Let’s preserve what makes Hopkinton so special
Our taxes are really no worse than our neighbors’
At a recent meeting of the Hopkinton Board of Selectmen, Chairman Scott Flood stated that there were well over 100 homes for sale in Hopkinton, and that many people were in dire straits and had to sell their homes and move elsewhere due to the high taxes in Hopkinton.
The facts are: As of Nov. 24, there were 68 residential homes for sale, not including new construction. As of the same day, Multiple Listing Service shows, there were 56 sales so far this year. Last year, for the same time frame, MLS shows that there were 56 sales as well. In 2006, which was a peak year, MLS shows 71 sales for the same time frame. There is a relative consistency in those figures. They don’t appear to indicate any severe deviation.
Hopkinton’s taxes are really no worse than those of neighboring towns. Because there are no sales or income taxes in New Hampshire, the property taxes are high. But the overall tax burden in New Hampshire is the fifth lowest in the nation.
There may never be a sales or income tax, as the people have spoken and they have said no. We, in Hopkinton, have demonstrated with our votes, time and again, at school and town meetings, that we want good schools and good services. The people have spoken and said “no” to cutting school funding, “no” to cutting out sports and recreation and “no” to reduction in fire and ambulance service, etc.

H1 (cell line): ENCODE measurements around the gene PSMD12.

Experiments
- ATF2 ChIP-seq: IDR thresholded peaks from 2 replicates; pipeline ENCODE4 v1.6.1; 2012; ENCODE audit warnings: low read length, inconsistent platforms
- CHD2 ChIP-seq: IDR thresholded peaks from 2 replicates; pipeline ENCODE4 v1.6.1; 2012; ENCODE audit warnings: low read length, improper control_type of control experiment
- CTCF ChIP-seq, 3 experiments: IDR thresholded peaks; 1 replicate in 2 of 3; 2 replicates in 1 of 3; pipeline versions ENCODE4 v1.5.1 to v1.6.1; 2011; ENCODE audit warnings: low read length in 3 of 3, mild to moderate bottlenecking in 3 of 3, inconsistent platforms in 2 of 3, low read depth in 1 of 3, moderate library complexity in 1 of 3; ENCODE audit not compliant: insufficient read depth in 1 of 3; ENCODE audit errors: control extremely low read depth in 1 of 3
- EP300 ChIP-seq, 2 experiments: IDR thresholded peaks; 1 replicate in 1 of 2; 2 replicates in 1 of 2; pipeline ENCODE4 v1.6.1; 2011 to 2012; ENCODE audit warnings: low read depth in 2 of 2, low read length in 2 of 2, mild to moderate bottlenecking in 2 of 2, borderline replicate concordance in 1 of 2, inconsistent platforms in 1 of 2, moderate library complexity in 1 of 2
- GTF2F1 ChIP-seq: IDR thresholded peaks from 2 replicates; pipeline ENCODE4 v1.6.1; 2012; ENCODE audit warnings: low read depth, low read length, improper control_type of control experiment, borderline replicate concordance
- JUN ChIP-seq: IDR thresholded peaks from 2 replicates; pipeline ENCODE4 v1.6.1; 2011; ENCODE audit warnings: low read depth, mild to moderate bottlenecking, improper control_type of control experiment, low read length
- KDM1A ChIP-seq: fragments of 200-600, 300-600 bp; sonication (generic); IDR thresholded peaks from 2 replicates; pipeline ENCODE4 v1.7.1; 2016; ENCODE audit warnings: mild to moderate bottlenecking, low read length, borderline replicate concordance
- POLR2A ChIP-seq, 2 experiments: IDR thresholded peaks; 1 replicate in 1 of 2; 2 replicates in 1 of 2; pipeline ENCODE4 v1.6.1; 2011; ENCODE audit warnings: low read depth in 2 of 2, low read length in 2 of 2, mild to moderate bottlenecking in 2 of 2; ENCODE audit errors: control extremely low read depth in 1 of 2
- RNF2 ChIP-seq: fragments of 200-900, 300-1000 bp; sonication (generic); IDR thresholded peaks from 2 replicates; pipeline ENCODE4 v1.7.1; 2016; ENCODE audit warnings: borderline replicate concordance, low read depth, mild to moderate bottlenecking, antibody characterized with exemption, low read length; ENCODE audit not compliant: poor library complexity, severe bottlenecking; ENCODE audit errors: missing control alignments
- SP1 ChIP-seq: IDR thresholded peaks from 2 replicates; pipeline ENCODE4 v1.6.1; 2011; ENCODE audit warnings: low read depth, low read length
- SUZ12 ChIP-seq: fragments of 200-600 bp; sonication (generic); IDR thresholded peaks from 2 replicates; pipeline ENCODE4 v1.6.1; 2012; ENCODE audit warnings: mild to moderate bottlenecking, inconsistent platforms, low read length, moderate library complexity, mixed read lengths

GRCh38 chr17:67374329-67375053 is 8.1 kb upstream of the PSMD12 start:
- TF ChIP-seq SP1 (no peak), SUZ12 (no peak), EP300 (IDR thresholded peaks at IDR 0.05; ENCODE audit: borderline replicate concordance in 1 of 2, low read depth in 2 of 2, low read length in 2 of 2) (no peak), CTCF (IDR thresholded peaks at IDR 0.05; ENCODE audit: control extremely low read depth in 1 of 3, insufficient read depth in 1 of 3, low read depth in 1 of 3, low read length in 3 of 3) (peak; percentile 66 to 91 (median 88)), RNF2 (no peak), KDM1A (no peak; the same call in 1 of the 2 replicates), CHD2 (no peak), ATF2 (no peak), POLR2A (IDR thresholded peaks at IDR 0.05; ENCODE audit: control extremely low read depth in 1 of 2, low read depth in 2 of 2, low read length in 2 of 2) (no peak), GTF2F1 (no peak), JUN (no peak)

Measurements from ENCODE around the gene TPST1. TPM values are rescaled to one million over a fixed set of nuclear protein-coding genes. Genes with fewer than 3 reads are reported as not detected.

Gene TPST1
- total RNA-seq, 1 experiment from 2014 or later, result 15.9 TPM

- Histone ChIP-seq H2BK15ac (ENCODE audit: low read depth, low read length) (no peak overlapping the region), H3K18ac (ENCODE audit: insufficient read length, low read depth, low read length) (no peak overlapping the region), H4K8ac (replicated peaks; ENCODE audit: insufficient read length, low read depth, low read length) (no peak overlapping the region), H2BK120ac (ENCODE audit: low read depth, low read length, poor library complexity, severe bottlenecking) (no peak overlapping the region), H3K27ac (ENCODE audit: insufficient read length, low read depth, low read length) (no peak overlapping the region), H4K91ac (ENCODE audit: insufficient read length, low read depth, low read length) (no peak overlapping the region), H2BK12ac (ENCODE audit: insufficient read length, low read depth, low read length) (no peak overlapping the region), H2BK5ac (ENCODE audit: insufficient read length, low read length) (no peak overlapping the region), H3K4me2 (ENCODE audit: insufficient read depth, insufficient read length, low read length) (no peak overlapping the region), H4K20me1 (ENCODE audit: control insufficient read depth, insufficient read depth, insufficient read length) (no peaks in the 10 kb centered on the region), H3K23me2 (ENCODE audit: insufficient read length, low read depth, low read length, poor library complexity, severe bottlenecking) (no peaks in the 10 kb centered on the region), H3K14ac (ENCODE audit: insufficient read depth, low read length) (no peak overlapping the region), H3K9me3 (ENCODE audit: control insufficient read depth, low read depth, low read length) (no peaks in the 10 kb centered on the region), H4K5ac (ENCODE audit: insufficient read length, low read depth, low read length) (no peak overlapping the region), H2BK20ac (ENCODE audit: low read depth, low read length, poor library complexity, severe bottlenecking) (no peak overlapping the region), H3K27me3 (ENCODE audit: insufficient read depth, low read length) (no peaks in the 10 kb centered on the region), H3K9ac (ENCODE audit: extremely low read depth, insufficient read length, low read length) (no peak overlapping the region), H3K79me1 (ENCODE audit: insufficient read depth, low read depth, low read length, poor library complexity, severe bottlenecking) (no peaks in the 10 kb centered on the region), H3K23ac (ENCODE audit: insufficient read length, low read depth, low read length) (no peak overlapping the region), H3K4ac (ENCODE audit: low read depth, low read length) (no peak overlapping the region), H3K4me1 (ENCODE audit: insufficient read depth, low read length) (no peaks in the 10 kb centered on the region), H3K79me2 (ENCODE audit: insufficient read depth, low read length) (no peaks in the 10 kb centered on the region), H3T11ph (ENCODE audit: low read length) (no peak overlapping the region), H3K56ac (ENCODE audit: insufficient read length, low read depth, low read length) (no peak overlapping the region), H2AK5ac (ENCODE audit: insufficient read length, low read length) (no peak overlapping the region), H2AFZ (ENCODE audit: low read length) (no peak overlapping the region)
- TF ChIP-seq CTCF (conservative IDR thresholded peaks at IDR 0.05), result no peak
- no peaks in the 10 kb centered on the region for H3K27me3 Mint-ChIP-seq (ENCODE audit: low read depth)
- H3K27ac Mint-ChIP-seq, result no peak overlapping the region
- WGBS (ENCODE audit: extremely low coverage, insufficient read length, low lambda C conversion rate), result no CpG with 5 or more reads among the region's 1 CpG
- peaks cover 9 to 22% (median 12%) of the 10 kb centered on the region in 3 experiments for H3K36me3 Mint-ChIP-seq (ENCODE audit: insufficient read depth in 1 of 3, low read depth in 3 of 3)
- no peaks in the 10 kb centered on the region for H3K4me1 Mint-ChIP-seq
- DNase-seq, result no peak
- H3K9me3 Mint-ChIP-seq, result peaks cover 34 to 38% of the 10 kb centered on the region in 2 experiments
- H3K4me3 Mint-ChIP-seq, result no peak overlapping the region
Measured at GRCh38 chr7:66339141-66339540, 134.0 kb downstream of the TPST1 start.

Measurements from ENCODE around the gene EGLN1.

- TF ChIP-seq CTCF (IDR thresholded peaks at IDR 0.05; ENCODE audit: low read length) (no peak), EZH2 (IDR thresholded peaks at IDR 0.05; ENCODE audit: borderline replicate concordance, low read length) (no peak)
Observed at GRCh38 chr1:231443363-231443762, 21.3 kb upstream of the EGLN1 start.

We brought up four children in this town, and every year that we’ve been here it has become a better town. We’ve lived through many changes, good and not so good economies, and have stayed here because of what the town has offered us.
There have been many generous people over the years who have given money, time and labor to make Hopkinton a wonderful place to live. I’ve been in real estate since 1976 and have sold many homes to people who buy here simply because Hopkinton offers so much. People move here because of the services the town provides its citizens and the excellent school system.
It is my opinion that the majority of people in Hopkinton want to see the town continue in a forward direction, not thrown in reverse. If the board of selectmen and the budget committee cut out programs arbitrarily, you will see a mass exodus and not because of taxes but because the board and budget committee refused to listen to what the people have said year after year, and destroyed what we, the people, have created.
Please read Chairman Flood’s e-mail dated Oct. 25 that he sent to his fellow selectmen. A copy can be obtained from the administrator at the town hall. I completely agree we all need to tighten our belts and watch spending, but I feel cutting and zeroing out funding for programs that benefit so many of us, young and old, is the wrong approach. There are other ways to accomplish those goals.
I am asking Chairman Flood, the board of selectmen and the budget committee to move on from their negative agenda and accomplish something positive for this town.
CNHT wonders: Did it ever occur to this writer, someone who obviously has not suffered with declining income, that spending other people’s money, money they might not have, is considered a ‘negative agenda’?